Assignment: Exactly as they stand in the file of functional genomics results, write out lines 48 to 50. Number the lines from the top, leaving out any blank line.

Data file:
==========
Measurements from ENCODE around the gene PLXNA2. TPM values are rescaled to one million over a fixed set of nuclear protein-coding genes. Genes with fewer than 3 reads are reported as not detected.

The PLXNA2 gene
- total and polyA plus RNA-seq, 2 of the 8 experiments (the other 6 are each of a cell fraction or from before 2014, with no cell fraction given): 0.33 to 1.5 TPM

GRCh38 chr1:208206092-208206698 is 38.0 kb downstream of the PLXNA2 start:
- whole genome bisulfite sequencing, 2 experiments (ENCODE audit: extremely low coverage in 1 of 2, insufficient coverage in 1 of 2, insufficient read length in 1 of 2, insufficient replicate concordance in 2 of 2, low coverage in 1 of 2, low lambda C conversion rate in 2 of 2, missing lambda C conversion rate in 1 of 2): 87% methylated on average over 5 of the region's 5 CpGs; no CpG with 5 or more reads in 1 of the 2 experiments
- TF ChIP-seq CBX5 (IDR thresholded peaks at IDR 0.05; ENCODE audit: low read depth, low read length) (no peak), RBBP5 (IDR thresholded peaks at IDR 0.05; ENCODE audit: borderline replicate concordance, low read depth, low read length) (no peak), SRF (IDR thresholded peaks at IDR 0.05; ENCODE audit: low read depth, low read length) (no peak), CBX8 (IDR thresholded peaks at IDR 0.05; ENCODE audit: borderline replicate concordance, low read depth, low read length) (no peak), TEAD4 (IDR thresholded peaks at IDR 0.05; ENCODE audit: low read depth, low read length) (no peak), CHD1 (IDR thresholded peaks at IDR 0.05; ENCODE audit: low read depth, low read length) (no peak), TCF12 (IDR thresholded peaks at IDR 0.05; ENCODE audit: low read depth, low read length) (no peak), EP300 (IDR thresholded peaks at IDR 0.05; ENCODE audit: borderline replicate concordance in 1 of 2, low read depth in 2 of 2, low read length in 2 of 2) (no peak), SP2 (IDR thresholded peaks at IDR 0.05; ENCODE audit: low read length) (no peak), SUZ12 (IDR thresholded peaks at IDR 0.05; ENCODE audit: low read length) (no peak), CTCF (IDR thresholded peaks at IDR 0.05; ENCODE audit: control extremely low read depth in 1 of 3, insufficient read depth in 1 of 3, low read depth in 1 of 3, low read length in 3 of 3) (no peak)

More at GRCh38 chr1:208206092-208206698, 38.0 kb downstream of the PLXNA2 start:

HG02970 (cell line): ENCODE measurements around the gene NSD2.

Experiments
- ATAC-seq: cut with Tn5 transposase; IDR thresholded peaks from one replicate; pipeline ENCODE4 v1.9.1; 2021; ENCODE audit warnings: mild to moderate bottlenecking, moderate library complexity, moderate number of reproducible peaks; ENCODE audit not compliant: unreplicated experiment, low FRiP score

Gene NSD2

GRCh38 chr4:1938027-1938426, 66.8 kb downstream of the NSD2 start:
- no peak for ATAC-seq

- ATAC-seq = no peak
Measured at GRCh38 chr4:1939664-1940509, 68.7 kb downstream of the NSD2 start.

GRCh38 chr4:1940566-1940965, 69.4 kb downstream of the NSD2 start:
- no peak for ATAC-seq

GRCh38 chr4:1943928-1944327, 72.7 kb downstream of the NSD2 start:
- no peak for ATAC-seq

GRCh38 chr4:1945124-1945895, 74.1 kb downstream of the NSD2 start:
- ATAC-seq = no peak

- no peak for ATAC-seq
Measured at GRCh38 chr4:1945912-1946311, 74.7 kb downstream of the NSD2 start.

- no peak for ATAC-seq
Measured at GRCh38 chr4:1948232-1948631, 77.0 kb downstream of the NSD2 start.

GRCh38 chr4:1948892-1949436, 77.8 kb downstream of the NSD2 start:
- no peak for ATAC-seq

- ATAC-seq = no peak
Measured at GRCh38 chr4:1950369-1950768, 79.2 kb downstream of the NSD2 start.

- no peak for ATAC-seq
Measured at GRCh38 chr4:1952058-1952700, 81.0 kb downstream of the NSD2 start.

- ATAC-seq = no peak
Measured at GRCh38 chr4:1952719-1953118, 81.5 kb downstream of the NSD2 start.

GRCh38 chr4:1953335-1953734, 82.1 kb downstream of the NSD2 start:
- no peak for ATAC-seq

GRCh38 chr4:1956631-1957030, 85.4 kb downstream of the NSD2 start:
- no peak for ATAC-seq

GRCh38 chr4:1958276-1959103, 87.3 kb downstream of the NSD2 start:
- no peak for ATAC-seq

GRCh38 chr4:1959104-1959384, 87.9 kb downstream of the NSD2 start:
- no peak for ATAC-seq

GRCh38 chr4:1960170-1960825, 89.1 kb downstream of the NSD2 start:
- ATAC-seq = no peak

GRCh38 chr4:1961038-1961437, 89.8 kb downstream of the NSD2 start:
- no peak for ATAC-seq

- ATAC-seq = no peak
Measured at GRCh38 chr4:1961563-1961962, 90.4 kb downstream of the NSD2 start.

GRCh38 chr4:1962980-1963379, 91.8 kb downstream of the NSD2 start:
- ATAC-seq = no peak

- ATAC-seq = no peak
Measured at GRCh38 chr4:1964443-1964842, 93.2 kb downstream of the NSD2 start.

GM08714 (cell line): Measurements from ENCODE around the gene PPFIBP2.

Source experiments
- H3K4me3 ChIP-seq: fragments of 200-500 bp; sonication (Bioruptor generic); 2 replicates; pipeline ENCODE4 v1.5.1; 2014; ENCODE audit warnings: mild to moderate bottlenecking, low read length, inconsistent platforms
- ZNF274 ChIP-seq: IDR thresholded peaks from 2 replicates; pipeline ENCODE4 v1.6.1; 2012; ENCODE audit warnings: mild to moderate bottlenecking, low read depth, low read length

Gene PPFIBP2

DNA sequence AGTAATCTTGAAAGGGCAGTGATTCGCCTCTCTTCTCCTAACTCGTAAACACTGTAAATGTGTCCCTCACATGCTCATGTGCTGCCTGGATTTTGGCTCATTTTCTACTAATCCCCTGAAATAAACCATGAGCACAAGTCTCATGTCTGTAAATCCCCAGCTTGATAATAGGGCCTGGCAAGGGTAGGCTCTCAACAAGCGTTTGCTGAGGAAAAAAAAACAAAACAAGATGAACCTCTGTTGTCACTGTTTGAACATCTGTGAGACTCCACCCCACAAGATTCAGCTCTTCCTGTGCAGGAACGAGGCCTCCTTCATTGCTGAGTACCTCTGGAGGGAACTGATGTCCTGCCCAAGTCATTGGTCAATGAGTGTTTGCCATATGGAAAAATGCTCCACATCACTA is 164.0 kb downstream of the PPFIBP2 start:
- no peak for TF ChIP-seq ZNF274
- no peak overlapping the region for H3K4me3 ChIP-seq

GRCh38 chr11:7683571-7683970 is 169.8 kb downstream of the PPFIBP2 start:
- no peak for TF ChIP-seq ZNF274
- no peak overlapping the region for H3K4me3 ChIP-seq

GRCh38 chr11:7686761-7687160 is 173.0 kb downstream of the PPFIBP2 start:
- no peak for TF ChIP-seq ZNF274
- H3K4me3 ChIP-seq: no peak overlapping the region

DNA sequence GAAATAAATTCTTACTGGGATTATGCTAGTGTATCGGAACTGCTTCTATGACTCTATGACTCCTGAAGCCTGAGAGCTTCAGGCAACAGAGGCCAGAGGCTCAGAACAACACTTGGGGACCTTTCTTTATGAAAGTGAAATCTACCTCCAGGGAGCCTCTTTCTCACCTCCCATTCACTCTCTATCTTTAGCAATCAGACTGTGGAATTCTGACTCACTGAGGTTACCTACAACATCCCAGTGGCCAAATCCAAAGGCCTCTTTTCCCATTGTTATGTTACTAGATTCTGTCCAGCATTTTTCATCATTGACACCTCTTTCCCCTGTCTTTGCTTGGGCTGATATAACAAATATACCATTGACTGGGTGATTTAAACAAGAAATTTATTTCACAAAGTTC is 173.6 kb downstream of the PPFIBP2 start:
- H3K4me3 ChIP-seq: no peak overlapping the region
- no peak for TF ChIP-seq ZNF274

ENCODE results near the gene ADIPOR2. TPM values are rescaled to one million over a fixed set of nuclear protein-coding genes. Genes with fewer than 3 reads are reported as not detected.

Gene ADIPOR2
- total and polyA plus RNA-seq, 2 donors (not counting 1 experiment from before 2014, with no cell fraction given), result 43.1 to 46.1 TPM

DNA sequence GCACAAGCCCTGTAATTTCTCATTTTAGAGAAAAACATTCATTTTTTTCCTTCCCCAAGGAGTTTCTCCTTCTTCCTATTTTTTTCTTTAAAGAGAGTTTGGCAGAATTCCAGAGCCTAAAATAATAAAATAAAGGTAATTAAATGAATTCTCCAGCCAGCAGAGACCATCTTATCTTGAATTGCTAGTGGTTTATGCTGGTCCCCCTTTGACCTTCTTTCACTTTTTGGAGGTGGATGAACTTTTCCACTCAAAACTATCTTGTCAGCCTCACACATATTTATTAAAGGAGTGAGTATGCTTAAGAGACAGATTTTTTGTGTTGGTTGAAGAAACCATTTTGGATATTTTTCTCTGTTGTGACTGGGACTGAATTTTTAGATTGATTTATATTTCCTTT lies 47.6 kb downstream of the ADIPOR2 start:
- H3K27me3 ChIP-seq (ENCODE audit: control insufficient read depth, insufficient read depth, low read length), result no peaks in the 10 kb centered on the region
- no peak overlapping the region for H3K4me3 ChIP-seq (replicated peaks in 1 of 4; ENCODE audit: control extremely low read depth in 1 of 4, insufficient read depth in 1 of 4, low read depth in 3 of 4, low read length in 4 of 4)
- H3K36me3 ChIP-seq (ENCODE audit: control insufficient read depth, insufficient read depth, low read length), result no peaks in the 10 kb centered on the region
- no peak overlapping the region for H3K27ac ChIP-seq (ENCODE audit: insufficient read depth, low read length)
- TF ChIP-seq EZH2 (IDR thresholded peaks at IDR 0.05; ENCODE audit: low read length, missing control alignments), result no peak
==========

GRCh38 chr4:1962980-1963379, 91.8 kb downstream of the NSD2 start:
- ATAC-seq = no peak

- ATAC-seq = no peak